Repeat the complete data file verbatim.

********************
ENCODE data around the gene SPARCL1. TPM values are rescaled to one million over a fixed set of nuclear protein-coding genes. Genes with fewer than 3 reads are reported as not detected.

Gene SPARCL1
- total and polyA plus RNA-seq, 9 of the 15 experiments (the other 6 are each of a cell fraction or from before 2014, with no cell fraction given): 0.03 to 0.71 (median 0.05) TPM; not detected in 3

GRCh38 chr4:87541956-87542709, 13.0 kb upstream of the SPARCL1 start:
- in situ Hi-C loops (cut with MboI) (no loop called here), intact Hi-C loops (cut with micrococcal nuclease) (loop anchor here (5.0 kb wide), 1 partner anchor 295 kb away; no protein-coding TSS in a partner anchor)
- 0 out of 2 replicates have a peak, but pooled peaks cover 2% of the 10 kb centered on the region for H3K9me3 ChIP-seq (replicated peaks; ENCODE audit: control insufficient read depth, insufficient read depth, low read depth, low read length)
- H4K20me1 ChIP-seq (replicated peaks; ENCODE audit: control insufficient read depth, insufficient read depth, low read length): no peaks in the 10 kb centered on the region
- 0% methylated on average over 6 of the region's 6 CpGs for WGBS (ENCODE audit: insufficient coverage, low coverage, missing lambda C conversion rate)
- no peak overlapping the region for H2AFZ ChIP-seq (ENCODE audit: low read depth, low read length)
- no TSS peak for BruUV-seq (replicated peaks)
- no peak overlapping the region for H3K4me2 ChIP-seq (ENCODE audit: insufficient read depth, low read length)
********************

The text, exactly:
ENCODE data around the gene SPARCL1. TPM values are rescaled to one million over a fixed set of nuclear protein-coding genes. Genes with fewer than 3 reads are reported as not detected.

Gene SPARCL1
- total and polyA plus RNA-seq, 9 of the 15 experiments (the other 6 are each of a cell fraction or from before 2014, with no cell fraction given): 0.03 to 0.71 (median 0.05) TPM; not detected in 3

GRCh38 chr4:87541956-87542709, 13.0 kb upstream of the SPARCL1 start:
- in situ Hi-C loops (cut with MboI) (no loop called here), intact Hi-C loops (cut with micrococcal nuclease) (loop anchor here (5.0 kb wide), 1 partner anchor 295 kb away; no protein-coding TSS in a partner anchor)
- 0 out of 2 replicates have a peak, but pooled peaks cover 2% of the 10 kb centered on the region for H3K9me3 ChIP-seq (replicated peaks; ENCODE audit: control insufficient read depth, insufficient read depth, low read depth, low read length)
- H4K20me1 ChIP-seq (replicated peaks; ENCODE audit: control insufficient read depth, insufficient read depth, low read length): no peaks in the 10 kb centered on the region
- 0% methylated on average over 6 of the region's 6 CpGs for WGBS (ENCODE audit: insufficient coverage, low coverage, missing lambda C conversion rate)
- no peak overlapping the region for H2AFZ ChIP-seq (ENCODE audit: low read depth, low read length)
- no TSS peak for BruUV-seq (replicated peaks)
- no peak overlapping the region for H3K4me2 ChIP-seq (ENCODE audit: insufficient read depth, low read length)